See the musicians who will be playing jazz during this historic night at Lincoln Center’s Frederick P. Rose Hall in the Time Warner Center, New York. www.changebeginswithin.org. Interestingly, Lincoln Center is also where one of Marcus Samuelsson’s new restaurants, American Table Cafe and Bar, recently opened. Read more about Marcus Samuelsson on his Amazon author’s page.

New: Thrive Global, January 24, 2020: Manage Your Mind to Manage Your Heart: Why Transcendental Meditation is Vital for Heart Health. Research studies show regular TM practice reduces risk factors for cardiovascular disease. By Robert Schneider, M.D., FACC, Dean, College of Integrative Medicine, Maharishi International University.

Study suggests meditation may help prevent PTSD—Boston Globe article by Bryan Bender

December 3, 2012

Study suggests meditation may help prevent PTSD

By Bryan Bender | Globe Staff | December 02, 2012

Norwich Rooks Meditate after classes

Lance Ostby, Rob Wetmore, Matt Miller, Aaron McDuffie, and Jeremy Ward practiced meditation following afternoon classes. Kayana Szymczak for the Boston Globe

NORTHFIELD, Vt. — It is part of a highly regimented daily routine at Norwich University, the nation’s oldest private military academy and a cultivator of battlefield leaders for nearly two centuries.

Dressed in combat fatigues and boots, a platoon of first-year cadets — “Rooks” — are up early in their barracks. On the orders of their instructor, the young men and women take their places. At 0800 sharp, they sit on wooden chairs in a circle and begin — to meditate.

The first-of-its-kind training is part of a long-term study to determine whether regular brief periods of silent, peaceful consciousness can improve troops’ performance. Ultimately, researchers hope the transcendental meditation training might be made available across all branches of the military to help inoculate troops against acute post-traumatic stress disorder, which has reached epidemic proportions and is blamed for a record number of suicides in the ranks.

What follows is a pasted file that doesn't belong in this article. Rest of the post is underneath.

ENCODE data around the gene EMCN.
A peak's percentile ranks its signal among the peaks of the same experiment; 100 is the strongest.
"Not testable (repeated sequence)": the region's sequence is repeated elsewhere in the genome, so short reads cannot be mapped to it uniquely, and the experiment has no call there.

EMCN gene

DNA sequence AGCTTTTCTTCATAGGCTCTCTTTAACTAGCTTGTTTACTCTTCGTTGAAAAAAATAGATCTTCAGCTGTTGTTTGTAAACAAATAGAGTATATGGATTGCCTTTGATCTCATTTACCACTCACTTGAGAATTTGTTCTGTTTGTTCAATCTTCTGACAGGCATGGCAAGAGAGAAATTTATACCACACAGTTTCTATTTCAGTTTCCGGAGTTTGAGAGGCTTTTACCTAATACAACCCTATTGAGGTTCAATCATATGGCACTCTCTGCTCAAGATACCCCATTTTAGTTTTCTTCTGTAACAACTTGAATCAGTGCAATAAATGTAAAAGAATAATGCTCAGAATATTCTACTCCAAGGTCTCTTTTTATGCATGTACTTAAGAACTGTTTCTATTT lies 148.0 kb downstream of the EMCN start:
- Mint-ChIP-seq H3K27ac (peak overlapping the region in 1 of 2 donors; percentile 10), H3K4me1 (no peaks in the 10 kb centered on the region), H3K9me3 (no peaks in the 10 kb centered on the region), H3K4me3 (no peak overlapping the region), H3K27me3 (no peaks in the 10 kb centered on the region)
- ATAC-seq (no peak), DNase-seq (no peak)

For an institution that demands that incoming cadets exhibit physical and mental toughness, meditation training is a radical approach. The broader military culture had long associated meditation with a leftist, antiwar philosophy. Known by its shorthand, TM was widely introduced to the West by Maharishi Mahesh Yogi, the Hindu leader who once served as the spiritual guru to the Beatles.

“I was very skeptical at first,” said Norwich president Richard W. Schneider, a retired Coast Guard admiral who is among several university officials who have also been trained in the technique. “I’m not a touchy-feely guy.”

But the preliminary results of the study, now in its second year, surprised even its lead researchers. They have been methodically tracking the dozens of participants and several control groups of non-meditating cadets through detailed questionnaires as well as brain wave and eye scans to measure levels of stress, anxiety, and depression.

“All those things decreased significantly,” said Dr. Carole Bandy, a Norwich psychology professor overseeing the project. “In fact, they decreased very significantly.”

Positive traits such as critical thinking and mental resilience improved, according to preliminary findings shared with the Globe that Bandy and her team plan to publish next year.

The project has garnered high-level attention from the Army.

“Becoming more psychologically fit is just like becoming physically fit. It is better to do it before you are injured,” said retired Brigadier General Rhonda Cornum, a surgeon who until recently ran the Army’s Comprehensive Soldier Fitness Program and visited Norwich three times to be briefed on the work. “There seems to be no question that meditation is, frankly, good for you. I am very encouraged by the Norwich University study.”

(more…)